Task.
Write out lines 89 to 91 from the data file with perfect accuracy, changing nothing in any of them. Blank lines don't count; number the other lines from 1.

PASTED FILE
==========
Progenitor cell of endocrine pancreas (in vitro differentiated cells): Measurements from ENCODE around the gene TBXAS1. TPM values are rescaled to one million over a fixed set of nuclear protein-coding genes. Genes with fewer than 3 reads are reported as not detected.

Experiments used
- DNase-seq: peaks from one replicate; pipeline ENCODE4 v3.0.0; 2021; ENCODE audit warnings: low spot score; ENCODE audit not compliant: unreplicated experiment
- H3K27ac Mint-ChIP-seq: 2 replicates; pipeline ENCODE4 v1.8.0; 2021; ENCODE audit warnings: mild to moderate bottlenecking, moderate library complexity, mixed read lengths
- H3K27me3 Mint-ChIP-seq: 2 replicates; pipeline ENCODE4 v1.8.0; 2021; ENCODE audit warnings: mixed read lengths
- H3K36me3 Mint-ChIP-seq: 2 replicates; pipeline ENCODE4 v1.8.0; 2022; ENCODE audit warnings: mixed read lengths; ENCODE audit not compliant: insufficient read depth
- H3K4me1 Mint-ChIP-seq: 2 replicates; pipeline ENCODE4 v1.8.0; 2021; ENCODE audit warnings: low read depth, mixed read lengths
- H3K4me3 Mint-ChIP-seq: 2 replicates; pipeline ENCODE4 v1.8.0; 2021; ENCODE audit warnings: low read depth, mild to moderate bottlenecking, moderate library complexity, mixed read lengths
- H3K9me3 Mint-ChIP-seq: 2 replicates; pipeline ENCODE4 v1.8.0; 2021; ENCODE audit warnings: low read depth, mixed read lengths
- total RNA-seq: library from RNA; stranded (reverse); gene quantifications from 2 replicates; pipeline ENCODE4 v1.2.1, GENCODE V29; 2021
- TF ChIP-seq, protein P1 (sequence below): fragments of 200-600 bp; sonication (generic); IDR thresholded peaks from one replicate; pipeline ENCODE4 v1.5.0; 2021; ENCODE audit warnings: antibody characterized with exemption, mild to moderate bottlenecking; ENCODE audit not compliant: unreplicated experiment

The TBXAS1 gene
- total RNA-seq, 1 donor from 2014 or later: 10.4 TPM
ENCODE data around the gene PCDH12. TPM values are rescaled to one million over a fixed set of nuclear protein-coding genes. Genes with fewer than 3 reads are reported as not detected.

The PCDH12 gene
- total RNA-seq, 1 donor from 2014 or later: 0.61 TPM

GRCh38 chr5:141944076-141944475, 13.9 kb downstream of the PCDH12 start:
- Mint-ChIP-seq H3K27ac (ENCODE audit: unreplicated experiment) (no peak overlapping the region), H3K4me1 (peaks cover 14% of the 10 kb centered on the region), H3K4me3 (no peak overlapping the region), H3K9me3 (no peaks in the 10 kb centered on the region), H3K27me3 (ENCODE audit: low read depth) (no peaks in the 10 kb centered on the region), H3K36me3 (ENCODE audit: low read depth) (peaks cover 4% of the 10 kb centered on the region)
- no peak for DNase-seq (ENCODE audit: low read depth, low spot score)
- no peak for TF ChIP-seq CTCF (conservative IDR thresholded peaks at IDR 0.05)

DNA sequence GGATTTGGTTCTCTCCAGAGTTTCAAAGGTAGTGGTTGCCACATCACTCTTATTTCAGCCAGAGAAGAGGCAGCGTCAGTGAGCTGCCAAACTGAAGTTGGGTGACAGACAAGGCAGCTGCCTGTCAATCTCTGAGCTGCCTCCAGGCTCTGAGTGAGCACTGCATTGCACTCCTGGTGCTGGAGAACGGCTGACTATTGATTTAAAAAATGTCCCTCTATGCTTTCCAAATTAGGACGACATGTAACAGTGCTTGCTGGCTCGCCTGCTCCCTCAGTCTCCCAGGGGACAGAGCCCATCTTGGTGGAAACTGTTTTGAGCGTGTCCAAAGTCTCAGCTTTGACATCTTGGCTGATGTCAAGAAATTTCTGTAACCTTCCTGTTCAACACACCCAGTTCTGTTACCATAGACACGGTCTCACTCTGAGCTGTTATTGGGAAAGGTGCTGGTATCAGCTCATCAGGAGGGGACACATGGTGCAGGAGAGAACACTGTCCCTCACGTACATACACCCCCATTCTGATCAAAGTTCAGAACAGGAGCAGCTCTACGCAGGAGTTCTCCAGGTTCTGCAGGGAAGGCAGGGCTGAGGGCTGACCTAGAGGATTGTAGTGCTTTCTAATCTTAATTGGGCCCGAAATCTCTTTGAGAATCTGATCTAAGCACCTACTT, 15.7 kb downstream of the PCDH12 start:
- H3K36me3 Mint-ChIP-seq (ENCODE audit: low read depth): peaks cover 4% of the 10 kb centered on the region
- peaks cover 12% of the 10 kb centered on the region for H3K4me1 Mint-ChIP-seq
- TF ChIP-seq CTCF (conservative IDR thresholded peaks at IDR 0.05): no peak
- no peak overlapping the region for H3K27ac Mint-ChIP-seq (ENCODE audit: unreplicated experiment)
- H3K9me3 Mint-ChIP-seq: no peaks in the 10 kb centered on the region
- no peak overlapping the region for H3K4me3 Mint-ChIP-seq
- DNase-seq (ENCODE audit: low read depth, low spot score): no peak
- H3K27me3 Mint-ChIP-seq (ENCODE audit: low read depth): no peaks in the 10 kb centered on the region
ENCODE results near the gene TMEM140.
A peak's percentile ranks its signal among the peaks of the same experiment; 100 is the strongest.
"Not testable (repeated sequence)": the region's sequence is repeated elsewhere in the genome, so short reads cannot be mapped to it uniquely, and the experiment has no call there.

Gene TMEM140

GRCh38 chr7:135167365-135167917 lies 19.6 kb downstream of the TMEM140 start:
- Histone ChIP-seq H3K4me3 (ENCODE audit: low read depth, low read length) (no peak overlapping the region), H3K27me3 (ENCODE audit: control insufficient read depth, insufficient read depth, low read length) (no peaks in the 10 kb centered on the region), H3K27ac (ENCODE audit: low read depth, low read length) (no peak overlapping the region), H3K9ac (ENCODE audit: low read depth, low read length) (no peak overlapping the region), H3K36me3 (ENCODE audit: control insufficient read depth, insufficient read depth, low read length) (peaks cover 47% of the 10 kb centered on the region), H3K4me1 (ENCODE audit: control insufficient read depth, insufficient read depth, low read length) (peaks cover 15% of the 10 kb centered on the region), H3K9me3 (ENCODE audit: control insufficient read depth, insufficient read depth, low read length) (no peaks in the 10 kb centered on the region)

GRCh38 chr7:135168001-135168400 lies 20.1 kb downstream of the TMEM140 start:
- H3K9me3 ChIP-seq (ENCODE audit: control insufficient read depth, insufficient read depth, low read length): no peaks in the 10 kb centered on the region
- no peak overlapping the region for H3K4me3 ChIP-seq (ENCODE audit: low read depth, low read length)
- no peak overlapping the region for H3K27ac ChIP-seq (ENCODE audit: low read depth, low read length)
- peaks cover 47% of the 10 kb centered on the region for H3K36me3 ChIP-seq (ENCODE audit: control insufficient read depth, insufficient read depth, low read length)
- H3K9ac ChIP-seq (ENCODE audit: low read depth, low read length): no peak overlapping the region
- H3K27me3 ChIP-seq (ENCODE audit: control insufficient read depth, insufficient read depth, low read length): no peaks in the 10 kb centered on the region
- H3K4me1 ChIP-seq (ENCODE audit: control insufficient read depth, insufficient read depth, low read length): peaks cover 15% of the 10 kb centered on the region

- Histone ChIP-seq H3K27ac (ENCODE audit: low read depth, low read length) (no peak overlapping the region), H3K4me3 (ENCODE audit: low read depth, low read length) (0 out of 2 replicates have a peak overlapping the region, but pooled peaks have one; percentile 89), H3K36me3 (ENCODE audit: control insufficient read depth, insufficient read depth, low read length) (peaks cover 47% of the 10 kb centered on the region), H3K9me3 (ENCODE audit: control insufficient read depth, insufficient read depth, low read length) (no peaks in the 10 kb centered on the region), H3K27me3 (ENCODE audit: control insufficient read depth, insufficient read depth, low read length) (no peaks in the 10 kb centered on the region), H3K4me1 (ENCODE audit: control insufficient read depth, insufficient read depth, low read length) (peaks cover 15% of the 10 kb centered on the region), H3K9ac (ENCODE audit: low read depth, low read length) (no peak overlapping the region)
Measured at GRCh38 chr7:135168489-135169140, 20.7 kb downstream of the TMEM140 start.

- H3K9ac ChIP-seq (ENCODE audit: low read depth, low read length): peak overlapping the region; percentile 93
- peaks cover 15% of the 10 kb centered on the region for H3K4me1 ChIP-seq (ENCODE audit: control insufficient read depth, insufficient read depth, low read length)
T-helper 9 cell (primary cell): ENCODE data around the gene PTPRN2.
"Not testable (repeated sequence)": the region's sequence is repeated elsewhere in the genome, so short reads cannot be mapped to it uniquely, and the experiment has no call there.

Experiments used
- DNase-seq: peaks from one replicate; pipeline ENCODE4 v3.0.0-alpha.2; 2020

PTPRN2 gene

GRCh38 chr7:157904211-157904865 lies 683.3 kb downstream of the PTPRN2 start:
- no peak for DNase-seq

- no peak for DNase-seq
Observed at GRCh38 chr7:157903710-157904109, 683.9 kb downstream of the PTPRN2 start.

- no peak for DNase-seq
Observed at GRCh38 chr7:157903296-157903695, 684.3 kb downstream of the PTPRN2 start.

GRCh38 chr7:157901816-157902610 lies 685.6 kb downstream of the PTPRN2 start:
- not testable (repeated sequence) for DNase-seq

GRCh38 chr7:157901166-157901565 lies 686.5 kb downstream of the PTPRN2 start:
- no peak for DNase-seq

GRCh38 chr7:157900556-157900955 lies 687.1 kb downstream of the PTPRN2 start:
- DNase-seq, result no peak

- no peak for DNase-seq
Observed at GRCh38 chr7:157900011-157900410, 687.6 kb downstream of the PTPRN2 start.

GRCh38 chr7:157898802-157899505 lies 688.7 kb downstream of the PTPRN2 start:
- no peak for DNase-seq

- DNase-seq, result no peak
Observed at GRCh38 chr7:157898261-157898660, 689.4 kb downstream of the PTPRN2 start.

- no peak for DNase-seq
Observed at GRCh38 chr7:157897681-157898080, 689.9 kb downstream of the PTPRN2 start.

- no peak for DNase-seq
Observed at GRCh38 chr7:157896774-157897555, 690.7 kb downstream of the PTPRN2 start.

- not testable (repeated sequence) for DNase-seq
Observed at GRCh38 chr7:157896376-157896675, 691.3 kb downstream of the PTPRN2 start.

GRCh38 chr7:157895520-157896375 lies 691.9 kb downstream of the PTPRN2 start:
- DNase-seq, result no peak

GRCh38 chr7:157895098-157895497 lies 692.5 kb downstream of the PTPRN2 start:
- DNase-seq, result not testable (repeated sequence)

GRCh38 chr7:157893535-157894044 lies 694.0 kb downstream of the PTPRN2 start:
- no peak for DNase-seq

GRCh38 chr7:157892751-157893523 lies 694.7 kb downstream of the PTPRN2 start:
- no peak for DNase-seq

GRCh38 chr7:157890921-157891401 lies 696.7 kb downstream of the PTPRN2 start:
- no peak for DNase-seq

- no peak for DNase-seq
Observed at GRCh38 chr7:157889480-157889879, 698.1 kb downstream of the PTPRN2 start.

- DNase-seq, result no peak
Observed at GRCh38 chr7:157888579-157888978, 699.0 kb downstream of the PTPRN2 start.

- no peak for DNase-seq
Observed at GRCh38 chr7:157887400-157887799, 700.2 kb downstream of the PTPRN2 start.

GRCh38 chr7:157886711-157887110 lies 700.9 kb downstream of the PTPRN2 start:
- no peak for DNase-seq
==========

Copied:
- DNase-seq, result no peak
Observed at GRCh38 chr7:157888579-157888978, 699.0 kb downstream of the PTPRN2 start.

- no peak for DNase-seq